Wells Fargo fairytale

Mark Roe believes Derek Ernst's remarkable Wells Fargo win will inspire young players around the world.

Last Updated: 06/05/13 at 10:14 Post Comment

Success: Ernst savours his moment of glory

Success: Ernst savours his moment of glory

The American rookie was ranked 1,207 going into the Quail Hollow event but, despite Phil Mickelson, Lee Westwood and Rory McIlroy featuring at the top of the leaderboard on Sunday, Ernst emerged to defeat England's David Lynn in a play-off to take the title.

The 500/1 shot walked away with the $1.2m prize and a new legion of fans, which include Sky Sports pundit Roe who says the win will change the 22-year-old's life.

"Was that a life changing event? One million per cent," said Roe.

"He's gone from being a tour school player really struggling to find his feet on tour to having total exemption now for several years, money in the bank and comfort.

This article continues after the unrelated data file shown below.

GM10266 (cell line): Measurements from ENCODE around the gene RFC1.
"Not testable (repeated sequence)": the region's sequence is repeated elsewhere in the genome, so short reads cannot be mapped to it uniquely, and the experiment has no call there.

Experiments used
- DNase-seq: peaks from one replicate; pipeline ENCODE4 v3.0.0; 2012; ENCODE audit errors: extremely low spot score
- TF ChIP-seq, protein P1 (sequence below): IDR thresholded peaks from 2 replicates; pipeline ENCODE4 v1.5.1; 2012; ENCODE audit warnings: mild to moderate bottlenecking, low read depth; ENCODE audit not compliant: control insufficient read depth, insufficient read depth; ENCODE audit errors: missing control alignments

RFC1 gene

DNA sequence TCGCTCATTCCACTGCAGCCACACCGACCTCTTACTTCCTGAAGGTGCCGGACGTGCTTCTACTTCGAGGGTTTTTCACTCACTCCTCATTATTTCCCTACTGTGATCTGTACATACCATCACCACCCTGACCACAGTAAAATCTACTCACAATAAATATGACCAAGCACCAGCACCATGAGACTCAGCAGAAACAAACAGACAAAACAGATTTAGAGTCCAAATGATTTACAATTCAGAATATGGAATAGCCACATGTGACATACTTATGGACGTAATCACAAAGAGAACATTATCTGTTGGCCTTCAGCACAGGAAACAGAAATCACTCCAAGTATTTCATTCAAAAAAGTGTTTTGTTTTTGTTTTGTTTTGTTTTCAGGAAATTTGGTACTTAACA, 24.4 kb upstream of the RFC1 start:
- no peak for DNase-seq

"And he looks like the type of player who's going to kick on from that, as well.

"There was no weakness there, the attitude was tremendous, his mental approach was fantastic - and it was a great lesson for everyone out there to keep the dream.

"It's a fantastic thing for every young player in the game to watch these things happen."

Focus

Over the weekend Ernst pointed to his ability to focus on one shot at a time as key to his success in North Carolina and Roe reckons that approach could take Ernst - who had missed the cut in six of eight events this season - far.

"It's been a miraculous week for him," said Roe.

"He couldn't possibly have expected it. But he was talking about staying in his process - which means playing one shot at a time - and that's exactly what he's done there.

"It's almost like listening to Tiger Woods say 'it's just another shot'. But he's a young man, 22 years old, and if you can stick to that clinical psychology it is a massive asset to have."

Blur

And Roe revealed Ernst's story is even more astounding, given the fact he has blurred vision in his right eye, due to a childhood accident.

"When he was at high school he was making a gift for his mother and part of the process involved plastic piping which fractured and shot up into his right eye," said Roe.

"He now has blurred vision because it never healed properly. So he's playing with obscured vision in his eye, which is incredible. But it's not affecting him!"

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